While spontaneous mentoring relationships can arise through chance encounters or initiatives such as a “random lunch”, mentoring programs help to target specific diversity groups. In so-called matching (allocating mentoring duos), diversity characteristics must be considered in addition to professional background and experience/level. There can be various reasons for assigning the most similar or most different person possible depending on the context.
There are two types of mentoring to choose from: internally or externally. Usually, those who are mentored benefit from the exchange with their more experienced mentors. However, mentor and mentee often do not have a direct relationship within the organization.
The first meeting may take place as part of a joint kick-off event for all mentoring teams. Afterward, sessions usually take place in an informal setting and outside working hours. At the start of the mentoring relationship, the mentoring pair agrees on the frequency of their encounters (typically every 2 to 8 weeks). The official mentoring relationship is often limited to one year but many continue beyond that as friendships.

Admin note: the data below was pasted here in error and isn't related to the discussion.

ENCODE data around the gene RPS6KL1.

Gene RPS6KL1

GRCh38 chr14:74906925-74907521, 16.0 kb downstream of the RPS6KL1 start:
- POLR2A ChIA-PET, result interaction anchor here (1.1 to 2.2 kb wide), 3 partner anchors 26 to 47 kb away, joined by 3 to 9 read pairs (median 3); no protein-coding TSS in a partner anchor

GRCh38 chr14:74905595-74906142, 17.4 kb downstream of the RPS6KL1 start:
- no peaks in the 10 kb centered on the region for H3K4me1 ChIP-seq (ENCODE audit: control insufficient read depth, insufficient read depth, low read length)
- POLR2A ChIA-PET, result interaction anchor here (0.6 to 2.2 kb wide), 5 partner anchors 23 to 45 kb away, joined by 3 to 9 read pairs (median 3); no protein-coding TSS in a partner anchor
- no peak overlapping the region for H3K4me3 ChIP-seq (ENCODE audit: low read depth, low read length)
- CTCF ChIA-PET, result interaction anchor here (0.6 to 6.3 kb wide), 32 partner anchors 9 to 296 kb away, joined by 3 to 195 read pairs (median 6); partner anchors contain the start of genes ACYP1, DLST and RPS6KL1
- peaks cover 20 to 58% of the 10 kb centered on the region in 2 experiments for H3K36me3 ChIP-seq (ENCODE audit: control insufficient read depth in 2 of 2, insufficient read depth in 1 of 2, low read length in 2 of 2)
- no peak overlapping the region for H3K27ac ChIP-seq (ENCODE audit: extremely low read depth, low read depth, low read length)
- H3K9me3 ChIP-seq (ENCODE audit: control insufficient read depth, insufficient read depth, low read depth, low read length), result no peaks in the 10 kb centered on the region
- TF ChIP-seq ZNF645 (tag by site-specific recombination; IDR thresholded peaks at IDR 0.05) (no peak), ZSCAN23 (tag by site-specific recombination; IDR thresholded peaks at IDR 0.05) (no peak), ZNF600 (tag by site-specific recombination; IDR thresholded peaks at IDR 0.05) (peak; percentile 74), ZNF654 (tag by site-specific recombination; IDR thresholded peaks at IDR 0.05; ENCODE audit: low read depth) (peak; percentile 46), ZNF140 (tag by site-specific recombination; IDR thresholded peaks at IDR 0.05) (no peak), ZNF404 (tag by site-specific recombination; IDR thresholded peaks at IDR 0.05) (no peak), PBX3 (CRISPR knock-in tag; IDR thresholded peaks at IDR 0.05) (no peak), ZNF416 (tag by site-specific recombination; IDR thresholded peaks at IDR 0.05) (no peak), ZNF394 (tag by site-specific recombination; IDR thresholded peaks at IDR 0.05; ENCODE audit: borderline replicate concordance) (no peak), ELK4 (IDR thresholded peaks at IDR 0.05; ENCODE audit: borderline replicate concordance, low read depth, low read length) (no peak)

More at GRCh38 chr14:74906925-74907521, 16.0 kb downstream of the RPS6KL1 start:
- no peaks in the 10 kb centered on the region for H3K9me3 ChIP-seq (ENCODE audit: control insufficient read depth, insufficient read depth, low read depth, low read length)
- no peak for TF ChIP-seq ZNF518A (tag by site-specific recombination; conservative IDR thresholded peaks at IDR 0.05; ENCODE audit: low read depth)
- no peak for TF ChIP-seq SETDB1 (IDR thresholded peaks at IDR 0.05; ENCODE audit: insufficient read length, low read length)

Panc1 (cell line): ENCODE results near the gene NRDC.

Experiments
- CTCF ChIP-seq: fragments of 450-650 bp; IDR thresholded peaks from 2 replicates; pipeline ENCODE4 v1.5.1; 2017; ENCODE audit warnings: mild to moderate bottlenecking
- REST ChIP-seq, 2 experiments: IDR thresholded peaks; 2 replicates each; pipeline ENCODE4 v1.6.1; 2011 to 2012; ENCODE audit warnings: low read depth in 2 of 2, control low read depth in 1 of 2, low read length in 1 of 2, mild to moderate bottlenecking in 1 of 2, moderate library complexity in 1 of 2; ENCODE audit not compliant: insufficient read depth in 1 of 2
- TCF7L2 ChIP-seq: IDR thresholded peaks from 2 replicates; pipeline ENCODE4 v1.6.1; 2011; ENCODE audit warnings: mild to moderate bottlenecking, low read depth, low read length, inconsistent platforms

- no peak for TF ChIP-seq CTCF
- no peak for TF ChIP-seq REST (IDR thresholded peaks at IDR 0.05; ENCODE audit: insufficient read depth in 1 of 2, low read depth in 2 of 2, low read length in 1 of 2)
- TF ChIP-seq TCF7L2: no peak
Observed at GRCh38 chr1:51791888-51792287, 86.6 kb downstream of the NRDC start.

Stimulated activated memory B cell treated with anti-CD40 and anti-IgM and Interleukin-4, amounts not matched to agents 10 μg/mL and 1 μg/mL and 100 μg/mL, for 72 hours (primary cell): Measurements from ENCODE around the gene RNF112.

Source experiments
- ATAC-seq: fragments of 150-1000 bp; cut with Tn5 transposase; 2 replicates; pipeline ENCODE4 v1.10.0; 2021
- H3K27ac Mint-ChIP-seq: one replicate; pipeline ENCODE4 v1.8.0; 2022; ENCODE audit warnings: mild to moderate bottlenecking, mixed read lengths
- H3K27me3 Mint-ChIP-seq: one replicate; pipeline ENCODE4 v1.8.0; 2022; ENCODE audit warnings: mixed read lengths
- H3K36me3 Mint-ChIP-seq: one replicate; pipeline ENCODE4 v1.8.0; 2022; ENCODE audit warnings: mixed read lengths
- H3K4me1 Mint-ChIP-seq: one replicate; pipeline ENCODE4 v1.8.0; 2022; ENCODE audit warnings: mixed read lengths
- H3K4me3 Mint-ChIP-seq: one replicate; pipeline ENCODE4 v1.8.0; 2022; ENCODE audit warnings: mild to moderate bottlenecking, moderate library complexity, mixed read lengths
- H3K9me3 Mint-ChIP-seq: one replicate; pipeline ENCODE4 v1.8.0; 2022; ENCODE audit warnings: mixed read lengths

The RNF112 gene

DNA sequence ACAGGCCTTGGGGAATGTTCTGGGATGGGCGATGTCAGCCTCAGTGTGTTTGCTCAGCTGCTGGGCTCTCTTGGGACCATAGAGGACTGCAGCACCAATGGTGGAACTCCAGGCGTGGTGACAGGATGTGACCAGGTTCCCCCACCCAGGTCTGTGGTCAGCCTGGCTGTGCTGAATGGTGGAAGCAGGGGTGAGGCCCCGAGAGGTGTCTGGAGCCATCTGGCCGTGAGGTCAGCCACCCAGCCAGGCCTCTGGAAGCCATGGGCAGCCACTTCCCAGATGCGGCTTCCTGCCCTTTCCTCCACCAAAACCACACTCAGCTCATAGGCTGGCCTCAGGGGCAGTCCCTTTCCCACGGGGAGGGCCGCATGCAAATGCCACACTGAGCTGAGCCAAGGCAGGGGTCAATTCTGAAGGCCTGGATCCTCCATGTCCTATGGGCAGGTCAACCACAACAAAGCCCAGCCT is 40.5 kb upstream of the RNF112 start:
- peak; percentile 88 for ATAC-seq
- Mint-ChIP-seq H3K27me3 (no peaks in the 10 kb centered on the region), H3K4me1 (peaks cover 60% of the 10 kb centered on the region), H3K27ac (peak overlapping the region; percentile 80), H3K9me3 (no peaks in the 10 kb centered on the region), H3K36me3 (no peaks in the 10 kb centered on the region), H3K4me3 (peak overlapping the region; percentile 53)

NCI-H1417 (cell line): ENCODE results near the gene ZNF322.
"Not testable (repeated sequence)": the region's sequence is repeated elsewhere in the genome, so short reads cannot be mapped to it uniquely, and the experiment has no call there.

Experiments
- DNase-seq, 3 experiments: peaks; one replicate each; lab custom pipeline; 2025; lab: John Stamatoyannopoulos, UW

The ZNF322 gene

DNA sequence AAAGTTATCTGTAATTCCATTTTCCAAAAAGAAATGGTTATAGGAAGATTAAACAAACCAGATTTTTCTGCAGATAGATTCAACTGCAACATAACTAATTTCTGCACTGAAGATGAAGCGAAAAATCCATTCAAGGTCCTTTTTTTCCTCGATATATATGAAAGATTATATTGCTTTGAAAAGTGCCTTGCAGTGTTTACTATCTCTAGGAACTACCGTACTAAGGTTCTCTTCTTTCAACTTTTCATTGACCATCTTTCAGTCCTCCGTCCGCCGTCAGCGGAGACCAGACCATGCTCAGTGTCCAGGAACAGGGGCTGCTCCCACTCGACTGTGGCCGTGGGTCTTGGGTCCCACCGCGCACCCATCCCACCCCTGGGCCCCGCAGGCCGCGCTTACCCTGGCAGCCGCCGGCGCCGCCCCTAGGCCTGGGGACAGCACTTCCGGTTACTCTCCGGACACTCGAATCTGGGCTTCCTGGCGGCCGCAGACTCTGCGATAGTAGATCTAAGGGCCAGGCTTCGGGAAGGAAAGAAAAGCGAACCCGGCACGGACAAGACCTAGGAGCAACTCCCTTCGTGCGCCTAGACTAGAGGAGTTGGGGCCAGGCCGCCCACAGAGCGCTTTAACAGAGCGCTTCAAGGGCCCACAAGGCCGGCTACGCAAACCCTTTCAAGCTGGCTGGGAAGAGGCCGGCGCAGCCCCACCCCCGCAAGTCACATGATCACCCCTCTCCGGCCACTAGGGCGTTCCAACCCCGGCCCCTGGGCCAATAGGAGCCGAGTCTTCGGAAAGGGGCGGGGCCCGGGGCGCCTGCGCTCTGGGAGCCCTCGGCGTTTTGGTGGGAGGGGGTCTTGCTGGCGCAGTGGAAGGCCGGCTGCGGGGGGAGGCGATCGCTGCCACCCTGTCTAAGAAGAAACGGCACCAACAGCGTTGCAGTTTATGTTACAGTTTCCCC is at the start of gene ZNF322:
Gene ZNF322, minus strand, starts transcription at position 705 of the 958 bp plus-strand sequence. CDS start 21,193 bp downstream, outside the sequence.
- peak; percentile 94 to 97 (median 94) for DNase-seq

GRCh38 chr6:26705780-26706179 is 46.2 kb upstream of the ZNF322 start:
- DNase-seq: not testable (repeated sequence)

Mentoring supports members of certain diversity groups in development processes and their career paths. Internal mentors can connect their mentees with helpful contacts within the organization. On the other hand, external mentors can advise mentees on personal and professional career-related issues and are invaluable when dealing with sensitive topics.